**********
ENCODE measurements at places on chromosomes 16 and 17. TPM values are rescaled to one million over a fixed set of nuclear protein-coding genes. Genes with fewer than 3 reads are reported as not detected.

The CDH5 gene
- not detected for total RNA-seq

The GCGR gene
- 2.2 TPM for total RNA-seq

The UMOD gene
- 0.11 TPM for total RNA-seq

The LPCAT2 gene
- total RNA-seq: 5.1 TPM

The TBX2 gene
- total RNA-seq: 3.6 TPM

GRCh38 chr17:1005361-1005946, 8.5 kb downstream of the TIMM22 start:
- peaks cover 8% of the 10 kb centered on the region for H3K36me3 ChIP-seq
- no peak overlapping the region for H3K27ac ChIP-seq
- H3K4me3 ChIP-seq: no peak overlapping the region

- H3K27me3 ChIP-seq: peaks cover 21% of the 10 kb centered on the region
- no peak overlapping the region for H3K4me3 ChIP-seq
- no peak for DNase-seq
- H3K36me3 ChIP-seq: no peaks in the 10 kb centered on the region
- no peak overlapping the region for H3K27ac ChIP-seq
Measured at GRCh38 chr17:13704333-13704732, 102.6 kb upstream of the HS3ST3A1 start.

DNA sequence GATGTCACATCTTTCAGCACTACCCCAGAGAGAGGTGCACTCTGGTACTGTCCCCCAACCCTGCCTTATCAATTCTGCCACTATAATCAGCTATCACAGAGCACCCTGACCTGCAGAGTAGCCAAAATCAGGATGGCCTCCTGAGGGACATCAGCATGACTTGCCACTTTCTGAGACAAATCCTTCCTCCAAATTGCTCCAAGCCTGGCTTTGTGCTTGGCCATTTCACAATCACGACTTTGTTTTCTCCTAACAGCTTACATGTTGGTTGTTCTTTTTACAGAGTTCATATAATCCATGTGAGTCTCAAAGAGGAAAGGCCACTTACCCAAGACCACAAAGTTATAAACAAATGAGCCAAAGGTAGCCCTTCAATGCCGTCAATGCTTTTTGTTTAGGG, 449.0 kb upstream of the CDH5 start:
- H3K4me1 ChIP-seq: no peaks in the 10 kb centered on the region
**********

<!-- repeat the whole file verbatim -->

ENCODE measurements at places on chromosomes 16 and 17. TPM values are rescaled to one million over a fixed set of nuclear protein-coding genes. Genes with fewer than 3 reads are reported as not detected.

The CDH5 gene
- not detected for total RNA-seq

The GCGR gene
- 2.2 TPM for total RNA-seq

The UMOD gene
- 0.11 TPM for total RNA-seq

The LPCAT2 gene
- total RNA-seq: 5.1 TPM

The TBX2 gene
- total RNA-seq: 3.6 TPM

GRCh38 chr17:1005361-1005946, 8.5 kb downstream of the TIMM22 start:
- peaks cover 8% of the 10 kb centered on the region for H3K36me3 ChIP-seq
- no peak overlapping the region for H3K27ac ChIP-seq
- H3K4me3 ChIP-seq: no peak overlapping the region

- H3K27me3 ChIP-seq: peaks cover 21% of the 10 kb centered on the region
- no peak overlapping the region for H3K4me3 ChIP-seq
- no peak for DNase-seq
- H3K36me3 ChIP-seq: no peaks in the 10 kb centered on the region
- no peak overlapping the region for H3K27ac ChIP-seq
Measured at GRCh38 chr17:13704333-13704732, 102.6 kb upstream of the HS3ST3A1 start.

DNA sequence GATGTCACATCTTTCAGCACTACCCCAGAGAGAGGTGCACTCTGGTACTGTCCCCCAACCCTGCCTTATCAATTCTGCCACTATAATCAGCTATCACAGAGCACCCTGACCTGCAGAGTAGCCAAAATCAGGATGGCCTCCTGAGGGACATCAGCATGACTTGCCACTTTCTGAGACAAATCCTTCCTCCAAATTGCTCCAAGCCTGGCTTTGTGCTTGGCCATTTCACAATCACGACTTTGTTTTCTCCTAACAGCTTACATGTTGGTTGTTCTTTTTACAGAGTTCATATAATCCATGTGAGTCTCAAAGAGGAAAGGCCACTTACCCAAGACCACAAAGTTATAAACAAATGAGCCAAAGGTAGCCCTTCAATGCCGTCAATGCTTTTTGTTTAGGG, 449.0 kb upstream of the CDH5 start:
- H3K4me1 ChIP-seq: no peaks in the 10 kb centered on the region